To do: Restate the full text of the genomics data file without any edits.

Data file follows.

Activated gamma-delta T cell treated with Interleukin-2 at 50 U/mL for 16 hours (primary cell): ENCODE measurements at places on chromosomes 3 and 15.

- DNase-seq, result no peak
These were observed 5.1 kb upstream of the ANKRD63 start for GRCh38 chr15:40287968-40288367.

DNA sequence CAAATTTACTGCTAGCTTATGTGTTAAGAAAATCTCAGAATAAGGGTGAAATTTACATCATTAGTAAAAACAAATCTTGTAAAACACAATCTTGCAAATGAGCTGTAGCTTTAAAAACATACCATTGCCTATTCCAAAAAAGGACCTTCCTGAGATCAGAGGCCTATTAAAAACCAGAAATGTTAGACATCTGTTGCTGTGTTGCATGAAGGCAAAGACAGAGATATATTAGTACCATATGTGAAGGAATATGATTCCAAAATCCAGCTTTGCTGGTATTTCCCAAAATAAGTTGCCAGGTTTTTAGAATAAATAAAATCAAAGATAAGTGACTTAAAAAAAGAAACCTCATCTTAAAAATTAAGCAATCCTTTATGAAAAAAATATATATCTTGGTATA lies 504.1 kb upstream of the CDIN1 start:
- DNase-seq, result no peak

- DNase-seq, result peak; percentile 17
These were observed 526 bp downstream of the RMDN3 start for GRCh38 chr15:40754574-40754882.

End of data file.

Activated gamma-delta T cell treated with Interleukin-2 at 50 U/mL for 16 hours (primary cell): ENCODE measurements at places on chromosomes 3 and 15.

- DNase-seq, result no peak
These were observed 5.1 kb upstream of the ANKRD63 start for GRCh38 chr15:40287968-40288367.

DNA sequence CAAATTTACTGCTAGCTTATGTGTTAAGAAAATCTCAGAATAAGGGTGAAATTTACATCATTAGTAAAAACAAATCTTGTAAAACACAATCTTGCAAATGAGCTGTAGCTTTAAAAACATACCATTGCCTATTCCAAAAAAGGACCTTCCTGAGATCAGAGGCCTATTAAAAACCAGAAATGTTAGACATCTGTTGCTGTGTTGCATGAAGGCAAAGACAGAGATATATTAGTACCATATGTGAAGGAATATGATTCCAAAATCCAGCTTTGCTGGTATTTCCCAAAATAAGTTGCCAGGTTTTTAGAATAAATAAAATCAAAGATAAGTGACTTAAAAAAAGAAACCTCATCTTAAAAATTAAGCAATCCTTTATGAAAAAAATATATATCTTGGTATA lies 504.1 kb upstream of the CDIN1 start:
- DNase-seq, result no peak

- DNase-seq, result peak; percentile 17
These were observed 526 bp downstream of the RMDN3 start for GRCh38 chr15:40754574-40754882.